Even that I could handle, but the emotional abuse some of these young boys suffered at the hands of their wannabe athlete dads chilled me to the bone and then boiled my skin. Tell me, parents, did your child grow up to be a professional athlete, or did he grow up fearing your disapproval? Or maybe both? These are children, and children should be taught, guided, and disciplined with love, not constant criticism and judgement. I don’t believe in sugar coating realities, but I don’t believe in belittling children for what a parent may consider a shortcoming, either. The only failure is the one that is not tried at all, in sports and in life. They should be given credit for giving it a shot. Not everyone was born to be a baseball player. Every child is unique with unique talents, and just because your dream of smashing it clear over the fence never materialized doesn’t mean your child should be expected to fulfill that dream for you. He might want a pair of dance shoes or a violin instead. If you want to be disappointed, that’s OK, but keep it to yourself. Nurture the talents he has shown. Some apples fall a little farther away from the tree than others.

Now here I am watching my grandsons play. Many changes have come down the pike since I sat in the bleachers at Steel Field watching Little League games The structure of the leagues and teams are a little different and there aren’t as many neighborhood playgrounds that kids can walk to by themselves and enjoy a game of pick-up, especially for those of us living in the ‘burbs. Even for those living in the city, many children are bused to more distant schools and still can’t get to a neighborhood playground easily. Between the inaccessibility of playgrounds, air conditioning, and device addiction, the knowledge, expertise, and love of America’s past-time has been diluted.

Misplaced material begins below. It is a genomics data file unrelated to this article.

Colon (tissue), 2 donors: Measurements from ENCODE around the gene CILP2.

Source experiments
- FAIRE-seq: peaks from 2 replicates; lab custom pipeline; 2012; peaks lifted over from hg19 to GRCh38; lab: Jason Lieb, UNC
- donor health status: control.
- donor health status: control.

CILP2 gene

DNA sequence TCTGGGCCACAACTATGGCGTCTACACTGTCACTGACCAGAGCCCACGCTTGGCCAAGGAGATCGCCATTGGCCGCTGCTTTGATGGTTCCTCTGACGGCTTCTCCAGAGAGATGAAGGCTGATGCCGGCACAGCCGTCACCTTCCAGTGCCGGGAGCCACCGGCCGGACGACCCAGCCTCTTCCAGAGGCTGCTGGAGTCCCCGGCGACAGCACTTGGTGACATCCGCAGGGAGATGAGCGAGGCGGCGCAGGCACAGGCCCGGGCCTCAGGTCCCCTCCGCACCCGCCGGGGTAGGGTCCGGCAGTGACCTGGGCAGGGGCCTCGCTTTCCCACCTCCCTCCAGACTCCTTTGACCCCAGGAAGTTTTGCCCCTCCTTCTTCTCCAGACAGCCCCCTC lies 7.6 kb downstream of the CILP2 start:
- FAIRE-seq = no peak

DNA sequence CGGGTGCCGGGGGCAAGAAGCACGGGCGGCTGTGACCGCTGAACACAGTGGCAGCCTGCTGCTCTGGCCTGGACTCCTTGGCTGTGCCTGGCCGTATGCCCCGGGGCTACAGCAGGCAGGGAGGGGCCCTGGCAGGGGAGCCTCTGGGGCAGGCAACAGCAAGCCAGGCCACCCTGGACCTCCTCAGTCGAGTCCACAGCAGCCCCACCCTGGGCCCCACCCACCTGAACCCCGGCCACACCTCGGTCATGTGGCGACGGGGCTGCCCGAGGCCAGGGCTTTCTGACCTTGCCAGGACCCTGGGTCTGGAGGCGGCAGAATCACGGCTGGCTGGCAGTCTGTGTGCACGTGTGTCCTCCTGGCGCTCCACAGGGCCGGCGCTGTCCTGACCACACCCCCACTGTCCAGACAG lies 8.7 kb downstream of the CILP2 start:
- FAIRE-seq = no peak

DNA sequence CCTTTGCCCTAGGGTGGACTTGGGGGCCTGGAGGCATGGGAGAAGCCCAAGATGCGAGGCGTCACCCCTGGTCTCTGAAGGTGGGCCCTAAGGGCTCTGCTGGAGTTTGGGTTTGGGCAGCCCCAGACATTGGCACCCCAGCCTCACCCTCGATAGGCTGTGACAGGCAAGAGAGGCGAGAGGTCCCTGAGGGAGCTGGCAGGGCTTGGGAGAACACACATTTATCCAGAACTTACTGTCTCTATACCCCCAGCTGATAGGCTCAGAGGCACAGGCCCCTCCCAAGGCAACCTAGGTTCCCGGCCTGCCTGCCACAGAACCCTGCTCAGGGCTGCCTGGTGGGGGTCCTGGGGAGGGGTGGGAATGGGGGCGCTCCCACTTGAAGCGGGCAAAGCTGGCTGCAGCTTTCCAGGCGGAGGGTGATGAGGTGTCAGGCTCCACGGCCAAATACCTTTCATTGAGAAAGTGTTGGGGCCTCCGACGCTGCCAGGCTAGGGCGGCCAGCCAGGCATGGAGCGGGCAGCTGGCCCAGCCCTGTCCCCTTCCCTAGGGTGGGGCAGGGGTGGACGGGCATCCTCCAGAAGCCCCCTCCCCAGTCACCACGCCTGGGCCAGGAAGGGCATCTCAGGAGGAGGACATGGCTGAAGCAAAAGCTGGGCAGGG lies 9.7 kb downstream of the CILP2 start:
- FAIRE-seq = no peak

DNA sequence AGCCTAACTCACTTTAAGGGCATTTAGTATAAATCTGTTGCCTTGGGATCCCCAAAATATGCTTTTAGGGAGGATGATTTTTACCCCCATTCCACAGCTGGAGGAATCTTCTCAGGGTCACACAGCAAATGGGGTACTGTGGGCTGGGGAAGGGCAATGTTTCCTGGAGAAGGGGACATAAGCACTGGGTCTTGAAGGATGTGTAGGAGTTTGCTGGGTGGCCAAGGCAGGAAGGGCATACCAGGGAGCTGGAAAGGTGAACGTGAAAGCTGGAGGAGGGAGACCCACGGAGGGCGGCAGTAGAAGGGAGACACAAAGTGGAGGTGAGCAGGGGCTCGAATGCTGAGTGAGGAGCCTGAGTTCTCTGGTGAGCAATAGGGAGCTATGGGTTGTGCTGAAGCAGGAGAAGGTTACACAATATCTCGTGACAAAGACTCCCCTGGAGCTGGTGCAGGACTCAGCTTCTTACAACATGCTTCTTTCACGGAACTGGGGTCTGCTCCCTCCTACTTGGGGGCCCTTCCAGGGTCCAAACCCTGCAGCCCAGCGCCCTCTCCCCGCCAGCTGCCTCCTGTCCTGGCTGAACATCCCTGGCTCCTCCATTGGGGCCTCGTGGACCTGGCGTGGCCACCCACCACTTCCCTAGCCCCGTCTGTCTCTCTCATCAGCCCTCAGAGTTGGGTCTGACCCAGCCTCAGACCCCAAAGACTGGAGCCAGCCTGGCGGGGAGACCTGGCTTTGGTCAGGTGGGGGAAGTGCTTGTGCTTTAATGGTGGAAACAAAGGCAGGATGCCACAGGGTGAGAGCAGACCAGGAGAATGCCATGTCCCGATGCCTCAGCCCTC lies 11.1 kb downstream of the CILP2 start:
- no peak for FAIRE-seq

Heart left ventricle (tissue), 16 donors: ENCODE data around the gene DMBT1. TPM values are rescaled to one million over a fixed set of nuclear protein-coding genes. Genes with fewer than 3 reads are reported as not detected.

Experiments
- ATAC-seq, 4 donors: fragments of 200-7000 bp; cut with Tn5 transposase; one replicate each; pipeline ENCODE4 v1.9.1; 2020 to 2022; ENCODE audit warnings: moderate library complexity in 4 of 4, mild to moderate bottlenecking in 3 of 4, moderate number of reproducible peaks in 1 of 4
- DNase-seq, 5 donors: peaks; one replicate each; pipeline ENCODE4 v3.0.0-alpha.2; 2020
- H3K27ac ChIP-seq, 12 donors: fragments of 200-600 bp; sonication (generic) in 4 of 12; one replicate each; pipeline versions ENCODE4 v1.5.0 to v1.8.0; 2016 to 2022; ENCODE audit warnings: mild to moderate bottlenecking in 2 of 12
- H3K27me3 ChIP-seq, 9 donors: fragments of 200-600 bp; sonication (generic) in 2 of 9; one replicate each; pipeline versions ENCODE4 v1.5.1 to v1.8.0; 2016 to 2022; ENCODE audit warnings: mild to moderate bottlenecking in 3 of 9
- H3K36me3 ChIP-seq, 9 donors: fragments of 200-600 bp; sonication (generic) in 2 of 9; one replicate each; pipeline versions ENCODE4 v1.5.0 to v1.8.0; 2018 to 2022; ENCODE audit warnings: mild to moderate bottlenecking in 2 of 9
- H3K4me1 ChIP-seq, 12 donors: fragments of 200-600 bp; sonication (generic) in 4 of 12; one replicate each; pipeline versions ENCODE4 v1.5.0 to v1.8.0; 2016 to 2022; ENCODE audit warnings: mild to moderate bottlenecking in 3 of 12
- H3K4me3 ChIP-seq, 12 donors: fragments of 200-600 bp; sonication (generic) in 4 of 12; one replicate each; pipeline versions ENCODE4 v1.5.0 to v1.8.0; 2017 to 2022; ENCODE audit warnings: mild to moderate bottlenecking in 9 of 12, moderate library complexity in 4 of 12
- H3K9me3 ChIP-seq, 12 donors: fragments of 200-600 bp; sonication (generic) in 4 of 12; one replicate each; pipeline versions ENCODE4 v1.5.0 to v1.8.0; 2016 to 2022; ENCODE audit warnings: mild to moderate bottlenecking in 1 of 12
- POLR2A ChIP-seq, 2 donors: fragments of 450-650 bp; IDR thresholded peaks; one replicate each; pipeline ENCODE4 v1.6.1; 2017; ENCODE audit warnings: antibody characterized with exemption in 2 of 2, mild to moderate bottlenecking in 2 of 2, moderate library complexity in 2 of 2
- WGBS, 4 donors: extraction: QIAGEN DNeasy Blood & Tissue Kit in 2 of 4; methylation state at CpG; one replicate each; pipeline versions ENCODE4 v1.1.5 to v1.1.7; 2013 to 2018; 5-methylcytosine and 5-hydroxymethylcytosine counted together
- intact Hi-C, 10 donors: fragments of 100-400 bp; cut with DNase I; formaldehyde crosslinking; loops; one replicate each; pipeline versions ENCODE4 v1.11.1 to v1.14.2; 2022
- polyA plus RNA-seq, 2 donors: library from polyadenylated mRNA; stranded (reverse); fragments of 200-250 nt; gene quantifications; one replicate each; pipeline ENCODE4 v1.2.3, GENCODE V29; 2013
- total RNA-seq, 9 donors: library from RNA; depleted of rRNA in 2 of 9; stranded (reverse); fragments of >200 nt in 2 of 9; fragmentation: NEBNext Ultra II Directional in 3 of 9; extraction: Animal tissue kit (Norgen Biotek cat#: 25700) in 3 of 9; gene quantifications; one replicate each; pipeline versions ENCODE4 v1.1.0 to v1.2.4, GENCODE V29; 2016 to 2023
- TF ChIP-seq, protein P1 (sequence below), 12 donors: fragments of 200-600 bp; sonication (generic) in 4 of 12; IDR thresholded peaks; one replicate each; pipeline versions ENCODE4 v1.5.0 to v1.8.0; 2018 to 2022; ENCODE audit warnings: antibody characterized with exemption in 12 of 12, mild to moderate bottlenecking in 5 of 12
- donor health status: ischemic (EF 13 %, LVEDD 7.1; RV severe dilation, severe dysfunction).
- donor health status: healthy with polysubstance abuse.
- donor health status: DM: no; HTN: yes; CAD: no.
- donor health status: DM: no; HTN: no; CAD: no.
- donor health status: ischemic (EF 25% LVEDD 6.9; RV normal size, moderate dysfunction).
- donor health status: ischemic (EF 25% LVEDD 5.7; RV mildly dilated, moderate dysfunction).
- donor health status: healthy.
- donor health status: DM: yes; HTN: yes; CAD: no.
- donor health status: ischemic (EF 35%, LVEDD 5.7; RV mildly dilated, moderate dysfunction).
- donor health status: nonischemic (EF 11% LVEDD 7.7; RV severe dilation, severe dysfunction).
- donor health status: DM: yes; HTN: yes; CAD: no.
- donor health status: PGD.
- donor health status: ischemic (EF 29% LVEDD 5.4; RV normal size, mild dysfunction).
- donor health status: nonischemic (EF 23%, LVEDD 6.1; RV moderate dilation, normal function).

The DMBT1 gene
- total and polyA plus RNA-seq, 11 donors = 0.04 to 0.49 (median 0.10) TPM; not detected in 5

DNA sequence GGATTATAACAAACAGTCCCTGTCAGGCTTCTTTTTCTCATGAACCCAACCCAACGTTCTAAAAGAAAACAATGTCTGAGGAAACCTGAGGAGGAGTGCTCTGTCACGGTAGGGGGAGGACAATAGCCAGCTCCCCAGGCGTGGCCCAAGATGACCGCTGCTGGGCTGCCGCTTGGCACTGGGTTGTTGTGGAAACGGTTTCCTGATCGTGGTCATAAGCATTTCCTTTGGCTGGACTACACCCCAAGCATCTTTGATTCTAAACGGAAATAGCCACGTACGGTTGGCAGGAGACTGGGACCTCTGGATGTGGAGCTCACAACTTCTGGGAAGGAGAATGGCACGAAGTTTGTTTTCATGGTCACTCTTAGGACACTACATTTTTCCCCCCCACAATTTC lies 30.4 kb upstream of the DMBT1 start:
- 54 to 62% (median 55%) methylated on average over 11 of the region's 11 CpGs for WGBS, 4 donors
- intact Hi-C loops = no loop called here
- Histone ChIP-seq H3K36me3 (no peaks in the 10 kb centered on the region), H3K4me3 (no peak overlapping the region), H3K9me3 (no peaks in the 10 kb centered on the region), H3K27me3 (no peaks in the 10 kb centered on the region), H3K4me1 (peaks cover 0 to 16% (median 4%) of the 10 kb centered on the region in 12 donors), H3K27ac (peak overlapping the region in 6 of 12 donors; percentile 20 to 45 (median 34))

Another trend is what I see as an increasingly vocal group of parents: moms, dads, and even grandparents. I still yell, but it’s all positive. Parents still yell at the umps, but now they are yelling at not only their own children when they make a mistake, which is bad enough, but at other children, which is even more unacceptable. They coach from the stands, which confuses the kids. Who do they listen to? Their coach? Their dad? Their mom? Their grandmother? (Oh yeah, I see that, too.) That other parent yelling instructions to them? Coaches have given their time to help everyone’s children learn how to play the game. Let them do their jobs and don’t confuse the kids with conflicting stereophonic advice.

In the event that coaches are feeling a bit left out right now, I have some news for you, too. You’re not coaching the MLB, or even high school. They’re kids. Much like my advice to parents, don’t berate your little ballplayers. They are there to have fun, learn the game, and practice sportsmanship. not be chastised, and you are their role model.  You are the tree and at this moment you have many little apples looking up to you. It’s just a game, and if you are there to win just to prove your own self worth instead of for those other, more important, things, then recuse yourself from the bench. Additionally, don’t show favoritism to your own son or your friends’ sons. Don’t take play time away from other players or deny them prime positions so your own son can have them.  Rotate positions to make it more equitable. Explain to the team that no one is going to get preferential treatment, but you expect them all to do the best they can at whatever position they are assigned. Tell them, and yourself,  to  relax, have fun, and play ball!